The answer is Four-Fold.
First, we refused to help Cuba meet its desperate need for economic progress. In 1953 the average Cuban family had an income of $6.00 a week. Fifteen to twenty per cent of the labor force was chronically unemployed.
Only a third of the homes in the island even had running water, and in the years which preceded the Castro revolution this abysmal standard of living was driven till lower as population expansion our-distanced economic growth.
Secondly, in a manner certain to antagonize the Cuban people, we used the influence of our Government to advance the interests of and increase the profits of the private American companies, which dominated the island's economy. At the beginning of 1959 United States companies owned about 40 percent of the Cuban sugar lands - almost all the cattle ranches - 90 percent of the mines and mineral concessions - 80 percent of the utilities - and practically all the oil industry - and supplied two-thirds of Cuba's imports.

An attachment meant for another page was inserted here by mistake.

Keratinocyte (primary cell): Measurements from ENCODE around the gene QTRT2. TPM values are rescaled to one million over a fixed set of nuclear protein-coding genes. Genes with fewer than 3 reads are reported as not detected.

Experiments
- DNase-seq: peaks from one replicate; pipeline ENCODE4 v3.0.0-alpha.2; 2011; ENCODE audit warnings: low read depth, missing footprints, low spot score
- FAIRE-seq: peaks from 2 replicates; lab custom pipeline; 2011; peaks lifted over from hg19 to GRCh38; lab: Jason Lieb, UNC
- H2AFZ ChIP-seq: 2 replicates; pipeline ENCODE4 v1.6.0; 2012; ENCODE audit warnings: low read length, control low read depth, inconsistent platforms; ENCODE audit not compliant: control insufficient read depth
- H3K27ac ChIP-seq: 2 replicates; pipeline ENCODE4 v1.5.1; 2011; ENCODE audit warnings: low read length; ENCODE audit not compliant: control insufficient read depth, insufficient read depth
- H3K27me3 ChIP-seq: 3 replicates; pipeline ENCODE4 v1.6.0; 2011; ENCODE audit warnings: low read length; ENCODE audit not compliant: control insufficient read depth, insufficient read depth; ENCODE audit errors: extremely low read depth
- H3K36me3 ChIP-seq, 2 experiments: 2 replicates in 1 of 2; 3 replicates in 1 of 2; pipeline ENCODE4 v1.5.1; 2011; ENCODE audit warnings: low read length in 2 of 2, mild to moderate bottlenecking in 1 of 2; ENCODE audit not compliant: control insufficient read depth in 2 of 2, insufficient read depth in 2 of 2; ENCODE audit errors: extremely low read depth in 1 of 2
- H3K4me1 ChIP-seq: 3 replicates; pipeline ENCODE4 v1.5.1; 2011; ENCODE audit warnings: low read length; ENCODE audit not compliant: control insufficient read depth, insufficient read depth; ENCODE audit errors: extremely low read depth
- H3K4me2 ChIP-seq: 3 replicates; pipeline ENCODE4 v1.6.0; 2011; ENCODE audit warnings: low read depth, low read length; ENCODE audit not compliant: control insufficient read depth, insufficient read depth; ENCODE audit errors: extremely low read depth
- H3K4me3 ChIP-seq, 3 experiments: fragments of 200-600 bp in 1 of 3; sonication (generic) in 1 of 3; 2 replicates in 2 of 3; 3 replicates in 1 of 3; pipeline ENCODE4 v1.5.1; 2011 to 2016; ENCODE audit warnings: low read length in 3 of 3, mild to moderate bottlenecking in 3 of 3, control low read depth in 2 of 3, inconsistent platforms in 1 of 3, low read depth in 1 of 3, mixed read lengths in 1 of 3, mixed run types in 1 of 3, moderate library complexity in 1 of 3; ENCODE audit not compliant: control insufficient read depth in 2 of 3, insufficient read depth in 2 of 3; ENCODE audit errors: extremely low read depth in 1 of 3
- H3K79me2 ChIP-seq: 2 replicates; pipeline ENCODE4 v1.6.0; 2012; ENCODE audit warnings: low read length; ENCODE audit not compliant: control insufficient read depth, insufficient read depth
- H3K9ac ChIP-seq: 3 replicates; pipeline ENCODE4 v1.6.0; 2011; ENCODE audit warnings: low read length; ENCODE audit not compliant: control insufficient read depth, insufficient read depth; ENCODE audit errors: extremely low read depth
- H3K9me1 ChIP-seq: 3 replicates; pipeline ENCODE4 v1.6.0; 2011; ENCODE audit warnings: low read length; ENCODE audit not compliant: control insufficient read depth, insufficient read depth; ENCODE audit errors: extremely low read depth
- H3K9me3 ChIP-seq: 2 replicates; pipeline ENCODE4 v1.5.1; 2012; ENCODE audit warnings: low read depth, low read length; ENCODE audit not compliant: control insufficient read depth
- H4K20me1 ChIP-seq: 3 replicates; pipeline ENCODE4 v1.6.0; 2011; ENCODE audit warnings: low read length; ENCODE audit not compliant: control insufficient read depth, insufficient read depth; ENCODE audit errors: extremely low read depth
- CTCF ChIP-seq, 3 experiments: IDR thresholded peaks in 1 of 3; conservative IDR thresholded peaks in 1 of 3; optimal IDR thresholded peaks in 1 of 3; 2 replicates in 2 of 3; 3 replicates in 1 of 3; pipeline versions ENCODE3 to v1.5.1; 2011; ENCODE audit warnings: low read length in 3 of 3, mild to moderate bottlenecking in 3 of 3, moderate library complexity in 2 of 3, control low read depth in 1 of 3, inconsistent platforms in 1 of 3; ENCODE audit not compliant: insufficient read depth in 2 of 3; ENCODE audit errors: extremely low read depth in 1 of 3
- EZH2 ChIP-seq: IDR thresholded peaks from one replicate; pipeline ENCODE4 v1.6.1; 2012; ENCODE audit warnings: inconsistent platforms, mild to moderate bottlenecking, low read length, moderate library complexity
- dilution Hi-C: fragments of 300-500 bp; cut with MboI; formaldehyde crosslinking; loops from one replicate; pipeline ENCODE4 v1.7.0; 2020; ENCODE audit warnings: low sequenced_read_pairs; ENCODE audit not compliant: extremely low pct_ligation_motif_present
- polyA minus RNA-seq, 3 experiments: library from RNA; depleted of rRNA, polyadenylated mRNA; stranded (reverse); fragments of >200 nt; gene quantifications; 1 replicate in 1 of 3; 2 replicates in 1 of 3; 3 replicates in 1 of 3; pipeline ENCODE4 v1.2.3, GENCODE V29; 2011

Of course our private investment did much to help Cuba. But our action too often have the impression that this country was more interested in taking money from the Cuban people than in helping them build a strong and diversified economy of their own.
The third, and perhaps most disastrous of our failures, was the decision to give stature and support to one of the most bloody and repressive dictatorships in the long history of Latin American repression. Fulgencio Batista murdered 20,000 Cubans in seven years - a greater proportion of the Cuban population than the proportion of Americans who died in both World Wars, and he turned Democratic Cuba into a complete police state - destroying every individual liberty.